Walk Song


by Justin Quinn

My bag was light,
so I put stones
in it to right
my crooked bones.

The harnessed load
buckled me down,
nose to the road
that led from town –

as though each building,
wall and tree
were now tilting
back against me.

But I was damned
if I’d stop now.
So here I am,
grey hair, wet brow,

through meadows singing
and yet to crack,
a city swinging
from off my back.

About the Author

Justin Quinn is an Irish poet and critic. He has published six poetry collections: The ‘O’o’a’a’ Bird (1995), Privacy (1999), Fuselage (2002), Waves & Trees (2006), The Months (2009) and Close Quarters (2011). The ‘O’o’a’a’ Bird was nominated for the Forward Poetry Prize for Best First Collection. He was a founding editor of the poetry journal Metre and has published two critical studies, Gathered Beneath the Storm: Wallace Stevens, Nature and Community, and American Errancy: Empire, Sublimity and Modern Poetry. He has also translated extensively from Czech, in particular the work of Petr Borkovec, and written non-fiction prose on life in the Czech Republic for the Dublin Review.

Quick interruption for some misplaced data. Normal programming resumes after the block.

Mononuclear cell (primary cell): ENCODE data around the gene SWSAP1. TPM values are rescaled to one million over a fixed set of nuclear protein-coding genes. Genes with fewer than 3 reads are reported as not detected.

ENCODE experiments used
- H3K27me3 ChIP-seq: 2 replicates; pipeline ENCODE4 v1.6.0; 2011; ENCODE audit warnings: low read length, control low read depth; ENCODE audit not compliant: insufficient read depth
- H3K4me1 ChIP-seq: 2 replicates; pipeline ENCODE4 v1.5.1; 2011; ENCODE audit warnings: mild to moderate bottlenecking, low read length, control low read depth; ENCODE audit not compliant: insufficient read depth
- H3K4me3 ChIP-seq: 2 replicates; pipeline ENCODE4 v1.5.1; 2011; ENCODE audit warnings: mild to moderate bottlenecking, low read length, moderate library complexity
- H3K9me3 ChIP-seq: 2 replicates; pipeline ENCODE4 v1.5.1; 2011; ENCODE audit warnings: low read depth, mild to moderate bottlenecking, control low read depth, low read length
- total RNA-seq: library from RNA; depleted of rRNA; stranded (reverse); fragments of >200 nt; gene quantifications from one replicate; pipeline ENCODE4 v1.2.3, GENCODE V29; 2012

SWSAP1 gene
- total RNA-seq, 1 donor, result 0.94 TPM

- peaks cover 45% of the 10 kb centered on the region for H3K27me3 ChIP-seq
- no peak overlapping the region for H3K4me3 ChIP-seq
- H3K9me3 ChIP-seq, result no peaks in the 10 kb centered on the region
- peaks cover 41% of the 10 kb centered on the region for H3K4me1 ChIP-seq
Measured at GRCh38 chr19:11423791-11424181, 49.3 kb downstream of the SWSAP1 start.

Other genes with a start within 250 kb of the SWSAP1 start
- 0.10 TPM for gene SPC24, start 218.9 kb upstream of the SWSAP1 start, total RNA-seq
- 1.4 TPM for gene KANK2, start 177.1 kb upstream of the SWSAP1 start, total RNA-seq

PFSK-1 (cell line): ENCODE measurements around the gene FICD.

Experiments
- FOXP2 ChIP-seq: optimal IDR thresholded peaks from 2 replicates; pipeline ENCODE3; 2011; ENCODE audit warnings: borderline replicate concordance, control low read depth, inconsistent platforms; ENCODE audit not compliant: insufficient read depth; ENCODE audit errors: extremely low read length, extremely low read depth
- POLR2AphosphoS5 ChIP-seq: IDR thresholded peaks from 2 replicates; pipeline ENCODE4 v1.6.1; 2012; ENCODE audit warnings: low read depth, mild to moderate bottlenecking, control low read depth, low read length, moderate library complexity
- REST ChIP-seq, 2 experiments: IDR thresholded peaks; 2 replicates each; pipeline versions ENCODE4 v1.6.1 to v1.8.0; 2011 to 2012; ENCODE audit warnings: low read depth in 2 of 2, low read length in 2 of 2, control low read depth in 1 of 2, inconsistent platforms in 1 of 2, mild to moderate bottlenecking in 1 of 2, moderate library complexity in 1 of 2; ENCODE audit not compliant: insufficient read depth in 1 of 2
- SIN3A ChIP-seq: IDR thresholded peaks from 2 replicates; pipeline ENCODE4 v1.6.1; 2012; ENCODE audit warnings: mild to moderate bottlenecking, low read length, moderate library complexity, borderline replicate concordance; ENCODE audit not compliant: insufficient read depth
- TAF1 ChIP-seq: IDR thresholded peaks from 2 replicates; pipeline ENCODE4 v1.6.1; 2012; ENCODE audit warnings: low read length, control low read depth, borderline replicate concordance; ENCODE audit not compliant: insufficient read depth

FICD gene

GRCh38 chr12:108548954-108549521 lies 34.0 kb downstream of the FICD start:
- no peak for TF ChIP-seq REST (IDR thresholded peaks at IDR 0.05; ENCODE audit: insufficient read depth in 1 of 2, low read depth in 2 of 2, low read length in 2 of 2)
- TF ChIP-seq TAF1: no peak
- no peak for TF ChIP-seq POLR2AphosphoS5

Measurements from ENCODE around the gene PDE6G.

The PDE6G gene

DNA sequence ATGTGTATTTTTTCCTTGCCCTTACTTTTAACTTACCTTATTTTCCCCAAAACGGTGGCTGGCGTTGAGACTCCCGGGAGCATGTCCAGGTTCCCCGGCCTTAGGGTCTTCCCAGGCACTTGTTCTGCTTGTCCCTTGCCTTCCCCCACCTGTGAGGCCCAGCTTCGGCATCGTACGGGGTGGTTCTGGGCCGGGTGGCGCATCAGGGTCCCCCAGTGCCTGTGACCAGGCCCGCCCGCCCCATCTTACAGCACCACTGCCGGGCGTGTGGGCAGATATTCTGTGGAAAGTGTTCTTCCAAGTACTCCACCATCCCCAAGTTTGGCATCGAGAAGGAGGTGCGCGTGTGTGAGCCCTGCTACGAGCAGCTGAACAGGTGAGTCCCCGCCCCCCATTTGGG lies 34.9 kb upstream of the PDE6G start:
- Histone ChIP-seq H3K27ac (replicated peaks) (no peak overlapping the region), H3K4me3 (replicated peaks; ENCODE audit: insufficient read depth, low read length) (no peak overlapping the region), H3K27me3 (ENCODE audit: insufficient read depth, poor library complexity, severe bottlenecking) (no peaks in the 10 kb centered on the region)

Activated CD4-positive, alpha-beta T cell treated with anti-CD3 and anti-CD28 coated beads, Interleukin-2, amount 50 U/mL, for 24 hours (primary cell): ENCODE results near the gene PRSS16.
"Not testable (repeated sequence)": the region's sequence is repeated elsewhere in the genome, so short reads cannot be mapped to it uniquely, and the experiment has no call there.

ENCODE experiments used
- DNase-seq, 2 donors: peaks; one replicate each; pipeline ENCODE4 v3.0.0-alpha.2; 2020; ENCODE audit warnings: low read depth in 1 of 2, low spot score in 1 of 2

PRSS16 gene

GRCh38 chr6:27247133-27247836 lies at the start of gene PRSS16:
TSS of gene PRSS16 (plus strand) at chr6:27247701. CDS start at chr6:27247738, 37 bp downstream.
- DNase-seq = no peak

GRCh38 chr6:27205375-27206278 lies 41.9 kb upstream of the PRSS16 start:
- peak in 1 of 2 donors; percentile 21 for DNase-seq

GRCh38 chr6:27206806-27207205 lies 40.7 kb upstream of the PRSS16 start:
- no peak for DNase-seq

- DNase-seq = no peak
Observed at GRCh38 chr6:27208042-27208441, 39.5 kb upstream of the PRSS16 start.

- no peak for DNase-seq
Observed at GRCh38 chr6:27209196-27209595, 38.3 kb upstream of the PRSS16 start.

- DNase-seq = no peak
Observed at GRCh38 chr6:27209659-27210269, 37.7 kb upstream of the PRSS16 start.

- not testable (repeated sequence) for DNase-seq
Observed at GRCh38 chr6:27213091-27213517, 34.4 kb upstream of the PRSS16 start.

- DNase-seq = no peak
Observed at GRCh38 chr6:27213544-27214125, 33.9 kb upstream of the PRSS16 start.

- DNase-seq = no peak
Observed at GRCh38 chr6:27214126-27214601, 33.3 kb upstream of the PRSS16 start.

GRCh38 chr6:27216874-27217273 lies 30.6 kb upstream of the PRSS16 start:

Post Image

Vincent van Gogh, The Painter on the Road to Tarascon, 1888 (detail)